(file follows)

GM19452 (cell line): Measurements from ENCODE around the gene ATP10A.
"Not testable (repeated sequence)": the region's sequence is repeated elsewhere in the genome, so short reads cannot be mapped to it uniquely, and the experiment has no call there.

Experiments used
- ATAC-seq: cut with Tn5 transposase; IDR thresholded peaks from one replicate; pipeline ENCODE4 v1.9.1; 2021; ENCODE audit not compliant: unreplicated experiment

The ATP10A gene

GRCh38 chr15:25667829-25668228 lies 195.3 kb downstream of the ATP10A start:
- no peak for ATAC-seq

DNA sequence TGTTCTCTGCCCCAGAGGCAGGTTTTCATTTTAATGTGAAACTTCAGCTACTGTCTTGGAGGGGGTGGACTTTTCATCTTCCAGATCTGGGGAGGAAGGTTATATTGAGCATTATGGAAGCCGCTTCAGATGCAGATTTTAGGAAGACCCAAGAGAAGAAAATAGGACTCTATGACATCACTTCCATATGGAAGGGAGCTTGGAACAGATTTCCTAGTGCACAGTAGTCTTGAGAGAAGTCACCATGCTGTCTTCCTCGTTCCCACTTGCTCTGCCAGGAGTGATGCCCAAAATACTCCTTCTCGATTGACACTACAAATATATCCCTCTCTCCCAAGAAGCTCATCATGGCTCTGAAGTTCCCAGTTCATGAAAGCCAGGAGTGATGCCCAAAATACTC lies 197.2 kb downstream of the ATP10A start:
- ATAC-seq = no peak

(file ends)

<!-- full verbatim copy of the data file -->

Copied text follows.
GM19452 (cell line): Measurements from ENCODE around the gene ATP10A.
"Not testable (repeated sequence)": the region's sequence is repeated elsewhere in the genome, so short reads cannot be mapped to it uniquely, and the experiment has no call there.

Experiments used
- ATAC-seq: cut with Tn5 transposase; IDR thresholded peaks from one replicate; pipeline ENCODE4 v1.9.1; 2021; ENCODE audit not compliant: unreplicated experiment

The ATP10A gene

GRCh38 chr15:25667829-25668228 lies 195.3 kb downstream of the ATP10A start:
- no peak for ATAC-seq

DNA sequence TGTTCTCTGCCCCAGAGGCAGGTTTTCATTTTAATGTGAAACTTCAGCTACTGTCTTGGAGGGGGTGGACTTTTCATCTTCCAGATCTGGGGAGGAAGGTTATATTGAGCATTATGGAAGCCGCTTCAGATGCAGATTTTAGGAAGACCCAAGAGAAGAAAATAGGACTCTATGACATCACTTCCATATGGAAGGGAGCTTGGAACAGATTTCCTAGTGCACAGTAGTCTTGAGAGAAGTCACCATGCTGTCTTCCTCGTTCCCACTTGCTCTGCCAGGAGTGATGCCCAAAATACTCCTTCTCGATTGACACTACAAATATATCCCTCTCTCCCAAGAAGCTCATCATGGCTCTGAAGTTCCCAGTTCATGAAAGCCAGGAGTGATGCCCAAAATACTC lies 197.2 kb downstream of the ATP10A start:
- ATAC-seq = no peak